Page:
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Do Parents and Best Friends Influence the Normative Increase in Adolescents' Alcohol Use at Home and Outside the Home?
Haske van der Vorst, Rutger C. M. E. Engels, William J. Burk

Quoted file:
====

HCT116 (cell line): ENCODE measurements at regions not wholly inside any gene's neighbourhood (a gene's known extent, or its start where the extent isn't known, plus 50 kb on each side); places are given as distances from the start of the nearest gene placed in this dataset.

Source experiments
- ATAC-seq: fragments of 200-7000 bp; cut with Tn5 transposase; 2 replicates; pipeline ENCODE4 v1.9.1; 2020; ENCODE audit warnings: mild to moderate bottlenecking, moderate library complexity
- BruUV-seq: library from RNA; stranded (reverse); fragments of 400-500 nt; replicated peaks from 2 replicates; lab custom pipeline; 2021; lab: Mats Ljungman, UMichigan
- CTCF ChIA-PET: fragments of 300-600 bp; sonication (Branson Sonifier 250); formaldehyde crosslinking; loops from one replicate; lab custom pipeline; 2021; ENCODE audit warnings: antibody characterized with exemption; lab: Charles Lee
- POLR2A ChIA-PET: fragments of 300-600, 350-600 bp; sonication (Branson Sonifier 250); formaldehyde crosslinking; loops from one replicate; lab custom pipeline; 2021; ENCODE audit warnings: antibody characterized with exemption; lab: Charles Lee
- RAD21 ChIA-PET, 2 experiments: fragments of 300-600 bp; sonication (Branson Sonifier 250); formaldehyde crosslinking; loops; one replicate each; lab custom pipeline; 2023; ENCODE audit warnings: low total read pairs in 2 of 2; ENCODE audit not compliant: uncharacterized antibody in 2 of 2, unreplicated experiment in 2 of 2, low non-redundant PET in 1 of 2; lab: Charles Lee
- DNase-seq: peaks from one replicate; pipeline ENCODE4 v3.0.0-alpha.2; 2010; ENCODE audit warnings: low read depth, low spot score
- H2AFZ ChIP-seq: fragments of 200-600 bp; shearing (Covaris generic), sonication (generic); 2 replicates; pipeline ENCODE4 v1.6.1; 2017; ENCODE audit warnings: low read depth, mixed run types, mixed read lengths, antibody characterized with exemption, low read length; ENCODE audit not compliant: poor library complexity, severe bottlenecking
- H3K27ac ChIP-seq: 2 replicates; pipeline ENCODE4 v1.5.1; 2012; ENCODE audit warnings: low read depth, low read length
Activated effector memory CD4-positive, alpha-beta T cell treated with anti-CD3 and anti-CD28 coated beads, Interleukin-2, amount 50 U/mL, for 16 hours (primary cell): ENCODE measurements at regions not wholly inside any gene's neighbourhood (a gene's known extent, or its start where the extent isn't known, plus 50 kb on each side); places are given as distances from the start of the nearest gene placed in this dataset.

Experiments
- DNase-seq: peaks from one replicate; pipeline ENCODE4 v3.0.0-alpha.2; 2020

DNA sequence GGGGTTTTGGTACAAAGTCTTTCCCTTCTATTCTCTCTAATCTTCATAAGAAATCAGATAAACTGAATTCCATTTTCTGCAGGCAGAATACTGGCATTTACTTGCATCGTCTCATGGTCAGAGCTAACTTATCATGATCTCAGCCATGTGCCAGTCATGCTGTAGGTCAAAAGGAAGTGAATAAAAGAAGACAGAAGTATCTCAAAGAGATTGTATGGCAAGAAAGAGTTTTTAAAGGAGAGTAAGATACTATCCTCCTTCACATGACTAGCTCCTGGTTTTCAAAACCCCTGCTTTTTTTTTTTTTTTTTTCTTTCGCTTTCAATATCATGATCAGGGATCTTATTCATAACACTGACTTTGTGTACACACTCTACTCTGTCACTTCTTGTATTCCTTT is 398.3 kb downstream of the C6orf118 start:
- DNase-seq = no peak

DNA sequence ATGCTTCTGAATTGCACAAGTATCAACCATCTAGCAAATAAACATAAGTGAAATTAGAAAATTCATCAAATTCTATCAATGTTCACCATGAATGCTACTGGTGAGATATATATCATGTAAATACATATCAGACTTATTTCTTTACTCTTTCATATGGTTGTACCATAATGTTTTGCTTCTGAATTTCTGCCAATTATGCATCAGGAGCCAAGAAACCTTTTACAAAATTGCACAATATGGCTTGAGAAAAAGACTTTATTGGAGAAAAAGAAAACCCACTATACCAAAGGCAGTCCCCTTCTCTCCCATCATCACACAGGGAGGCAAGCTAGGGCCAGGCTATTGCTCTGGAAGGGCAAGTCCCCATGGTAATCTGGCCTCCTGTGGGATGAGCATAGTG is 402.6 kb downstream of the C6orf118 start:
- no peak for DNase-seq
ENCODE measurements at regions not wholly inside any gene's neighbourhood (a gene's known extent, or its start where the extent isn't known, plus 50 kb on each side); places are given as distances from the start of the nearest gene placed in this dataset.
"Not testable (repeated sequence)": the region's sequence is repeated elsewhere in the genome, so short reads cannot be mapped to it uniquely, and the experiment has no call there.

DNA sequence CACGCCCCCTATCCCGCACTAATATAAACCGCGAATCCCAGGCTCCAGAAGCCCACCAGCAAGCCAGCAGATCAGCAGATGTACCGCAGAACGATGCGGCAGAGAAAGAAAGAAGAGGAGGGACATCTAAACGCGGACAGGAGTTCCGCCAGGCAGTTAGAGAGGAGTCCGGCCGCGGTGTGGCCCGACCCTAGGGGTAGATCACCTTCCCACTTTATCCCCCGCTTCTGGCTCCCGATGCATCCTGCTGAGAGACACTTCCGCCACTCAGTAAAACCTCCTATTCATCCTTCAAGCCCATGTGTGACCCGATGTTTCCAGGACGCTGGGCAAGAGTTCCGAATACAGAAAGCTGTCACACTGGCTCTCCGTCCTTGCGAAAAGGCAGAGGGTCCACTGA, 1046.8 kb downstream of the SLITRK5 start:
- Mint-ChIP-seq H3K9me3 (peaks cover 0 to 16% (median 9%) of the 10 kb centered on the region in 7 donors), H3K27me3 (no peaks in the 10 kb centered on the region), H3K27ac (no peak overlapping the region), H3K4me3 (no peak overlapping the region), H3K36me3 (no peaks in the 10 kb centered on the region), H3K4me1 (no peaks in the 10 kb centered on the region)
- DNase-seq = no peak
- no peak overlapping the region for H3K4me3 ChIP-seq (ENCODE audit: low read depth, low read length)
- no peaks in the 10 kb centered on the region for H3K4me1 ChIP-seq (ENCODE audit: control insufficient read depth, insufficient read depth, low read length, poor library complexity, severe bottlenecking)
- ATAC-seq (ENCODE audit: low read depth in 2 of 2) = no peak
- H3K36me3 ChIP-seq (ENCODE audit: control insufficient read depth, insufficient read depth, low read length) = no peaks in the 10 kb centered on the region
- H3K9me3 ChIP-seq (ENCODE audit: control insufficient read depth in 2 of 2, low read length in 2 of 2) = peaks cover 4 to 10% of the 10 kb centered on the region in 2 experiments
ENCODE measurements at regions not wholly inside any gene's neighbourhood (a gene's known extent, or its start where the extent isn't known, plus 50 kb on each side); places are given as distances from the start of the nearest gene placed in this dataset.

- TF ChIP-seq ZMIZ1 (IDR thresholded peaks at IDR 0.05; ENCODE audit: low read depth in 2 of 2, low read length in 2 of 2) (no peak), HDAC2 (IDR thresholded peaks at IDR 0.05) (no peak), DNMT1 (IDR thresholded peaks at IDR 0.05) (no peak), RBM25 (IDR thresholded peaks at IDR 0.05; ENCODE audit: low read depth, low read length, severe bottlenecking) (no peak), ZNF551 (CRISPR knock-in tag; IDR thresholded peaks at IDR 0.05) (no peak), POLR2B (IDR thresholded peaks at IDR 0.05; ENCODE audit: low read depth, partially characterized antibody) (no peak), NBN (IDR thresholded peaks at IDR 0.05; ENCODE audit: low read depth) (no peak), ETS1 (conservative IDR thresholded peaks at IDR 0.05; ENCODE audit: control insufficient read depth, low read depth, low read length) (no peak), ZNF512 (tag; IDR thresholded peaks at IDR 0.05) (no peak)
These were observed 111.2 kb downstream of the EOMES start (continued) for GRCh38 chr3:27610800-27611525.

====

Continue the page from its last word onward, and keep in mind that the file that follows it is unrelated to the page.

Objective: The present study explored the possible impact of parental supervision of adolescents' alcohol use and drinking with parents on concurrent and prospective associations between adolescents' drinking at home and drinking outside the home. The impact of drinking with their best friend, parental drinking behaviors, and sibling influence on adolescent alcohol use were also examined, as well as whether drinking at home and outside the home predicted problem drinking. Method: We used three waves of longitudinal full-family data (fathers, mothers, and two adolescent siblings; N = 428). Results: Bi-directional effects between drinking at home and drinking outside the home were found for both adolescents, with drinking in one setting predicting drinking in another setting over time. Both drinking at home and drinking outside the home predicted subsequent problem drinking. These associations did not differ as a function of adolescents drinking with parents or their best friend or of parental supervision of adolescents' alcohol use. Only adolescents' gender seemed to moderate these effects but solely in midadolescence. For 15-year-old boys (but not for girls), at-home drinking predicted outside-the-home drinking 1 year later. Conclusions: Taken together, adolescents' alcohol use increases over time, regardless of setting or with whom they drink. According to these results, prevention workers should focus on making parents more aware of their role in delaying the age at drinking onset. (J. Stud. Alcohol Drugs, 71, 105-114, 2010)